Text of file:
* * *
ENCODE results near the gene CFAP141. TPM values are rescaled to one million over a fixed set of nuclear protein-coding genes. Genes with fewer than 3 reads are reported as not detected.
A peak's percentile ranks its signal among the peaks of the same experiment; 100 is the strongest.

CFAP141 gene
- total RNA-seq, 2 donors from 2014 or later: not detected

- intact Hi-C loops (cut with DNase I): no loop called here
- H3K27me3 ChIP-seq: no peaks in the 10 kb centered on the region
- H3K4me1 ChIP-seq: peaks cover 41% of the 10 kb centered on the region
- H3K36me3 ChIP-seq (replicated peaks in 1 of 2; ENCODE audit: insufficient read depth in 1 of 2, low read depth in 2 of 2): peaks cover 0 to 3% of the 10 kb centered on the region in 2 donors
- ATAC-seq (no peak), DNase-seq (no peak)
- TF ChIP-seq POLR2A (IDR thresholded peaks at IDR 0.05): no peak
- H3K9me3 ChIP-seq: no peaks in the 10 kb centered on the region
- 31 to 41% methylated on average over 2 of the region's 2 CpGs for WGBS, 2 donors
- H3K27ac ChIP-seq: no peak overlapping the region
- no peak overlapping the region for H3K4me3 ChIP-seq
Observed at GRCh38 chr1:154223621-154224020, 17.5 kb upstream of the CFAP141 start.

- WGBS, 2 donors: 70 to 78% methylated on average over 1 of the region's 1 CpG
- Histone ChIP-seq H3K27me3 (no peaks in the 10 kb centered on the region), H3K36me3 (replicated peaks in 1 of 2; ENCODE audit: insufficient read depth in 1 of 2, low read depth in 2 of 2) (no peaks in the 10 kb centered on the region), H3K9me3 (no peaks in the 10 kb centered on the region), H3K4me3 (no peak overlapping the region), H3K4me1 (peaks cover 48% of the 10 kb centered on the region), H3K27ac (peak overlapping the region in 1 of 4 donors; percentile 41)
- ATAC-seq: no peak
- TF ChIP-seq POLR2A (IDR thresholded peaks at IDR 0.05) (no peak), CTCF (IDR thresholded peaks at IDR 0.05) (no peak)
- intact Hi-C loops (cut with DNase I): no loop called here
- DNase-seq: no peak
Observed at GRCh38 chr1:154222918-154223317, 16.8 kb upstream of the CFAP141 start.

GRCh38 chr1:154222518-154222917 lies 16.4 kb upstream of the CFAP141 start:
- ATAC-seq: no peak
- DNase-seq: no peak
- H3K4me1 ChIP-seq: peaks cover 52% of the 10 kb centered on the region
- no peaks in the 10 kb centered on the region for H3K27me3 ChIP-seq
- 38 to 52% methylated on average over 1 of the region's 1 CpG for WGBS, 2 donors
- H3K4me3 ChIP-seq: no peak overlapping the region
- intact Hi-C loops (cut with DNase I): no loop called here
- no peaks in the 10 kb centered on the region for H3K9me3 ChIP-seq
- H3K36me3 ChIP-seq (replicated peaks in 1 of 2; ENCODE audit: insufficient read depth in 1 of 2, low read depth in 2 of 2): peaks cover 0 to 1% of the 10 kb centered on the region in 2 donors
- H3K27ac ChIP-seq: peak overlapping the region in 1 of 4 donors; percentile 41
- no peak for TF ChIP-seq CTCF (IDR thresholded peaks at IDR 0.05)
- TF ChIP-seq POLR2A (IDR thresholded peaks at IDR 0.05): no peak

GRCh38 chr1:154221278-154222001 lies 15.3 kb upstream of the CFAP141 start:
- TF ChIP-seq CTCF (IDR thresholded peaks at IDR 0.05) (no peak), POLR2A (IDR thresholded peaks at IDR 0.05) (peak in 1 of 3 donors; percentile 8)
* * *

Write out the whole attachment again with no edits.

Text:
ENCODE results near the gene CFAP141. TPM values are rescaled to one million over a fixed set of nuclear protein-coding genes. Genes with fewer than 3 reads are reported as not detected.
A peak's percentile ranks its signal among the peaks of the same experiment; 100 is the strongest.

CFAP141 gene
- total RNA-seq, 2 donors from 2014 or later: not detected

- intact Hi-C loops (cut with DNase I): no loop called here
- H3K27me3 ChIP-seq: no peaks in the 10 kb centered on the region
- H3K4me1 ChIP-seq: peaks cover 41% of the 10 kb centered on the region
- H3K36me3 ChIP-seq (replicated peaks in 1 of 2; ENCODE audit: insufficient read depth in 1 of 2, low read depth in 2 of 2): peaks cover 0 to 3% of the 10 kb centered on the region in 2 donors
- ATAC-seq (no peak), DNase-seq (no peak)
- TF ChIP-seq POLR2A (IDR thresholded peaks at IDR 0.05): no peak
- H3K9me3 ChIP-seq: no peaks in the 10 kb centered on the region
- 31 to 41% methylated on average over 2 of the region's 2 CpGs for WGBS, 2 donors
- H3K27ac ChIP-seq: no peak overlapping the region
- no peak overlapping the region for H3K4me3 ChIP-seq
Observed at GRCh38 chr1:154223621-154224020, 17.5 kb upstream of the CFAP141 start.

- WGBS, 2 donors: 70 to 78% methylated on average over 1 of the region's 1 CpG
- Histone ChIP-seq H3K27me3 (no peaks in the 10 kb centered on the region), H3K36me3 (replicated peaks in 1 of 2; ENCODE audit: insufficient read depth in 1 of 2, low read depth in 2 of 2) (no peaks in the 10 kb centered on the region), H3K9me3 (no peaks in the 10 kb centered on the region), H3K4me3 (no peak overlapping the region), H3K4me1 (peaks cover 48% of the 10 kb centered on the region), H3K27ac (peak overlapping the region in 1 of 4 donors; percentile 41)
- ATAC-seq: no peak
- TF ChIP-seq POLR2A (IDR thresholded peaks at IDR 0.05) (no peak), CTCF (IDR thresholded peaks at IDR 0.05) (no peak)
- intact Hi-C loops (cut with DNase I): no loop called here
- DNase-seq: no peak
Observed at GRCh38 chr1:154222918-154223317, 16.8 kb upstream of the CFAP141 start.

GRCh38 chr1:154222518-154222917 lies 16.4 kb upstream of the CFAP141 start:
- ATAC-seq: no peak
- DNase-seq: no peak
- H3K4me1 ChIP-seq: peaks cover 52% of the 10 kb centered on the region
- no peaks in the 10 kb centered on the region for H3K27me3 ChIP-seq
- 38 to 52% methylated on average over 1 of the region's 1 CpG for WGBS, 2 donors
- H3K4me3 ChIP-seq: no peak overlapping the region
- intact Hi-C loops (cut with DNase I): no loop called here
- no peaks in the 10 kb centered on the region for H3K9me3 ChIP-seq
- H3K36me3 ChIP-seq (replicated peaks in 1 of 2; ENCODE audit: insufficient read depth in 1 of 2, low read depth in 2 of 2): peaks cover 0 to 1% of the 10 kb centered on the region in 2 donors
- H3K27ac ChIP-seq: peak overlapping the region in 1 of 4 donors; percentile 41
- no peak for TF ChIP-seq CTCF (IDR thresholded peaks at IDR 0.05)
- TF ChIP-seq POLR2A (IDR thresholded peaks at IDR 0.05): no peak

GRCh38 chr1:154221278-154222001 lies 15.3 kb upstream of the CFAP141 start:
- TF ChIP-seq CTCF (IDR thresholded peaks at IDR 0.05) (no peak), POLR2A (IDR thresholded peaks at IDR 0.05) (peak in 1 of 3 donors; percentile 8)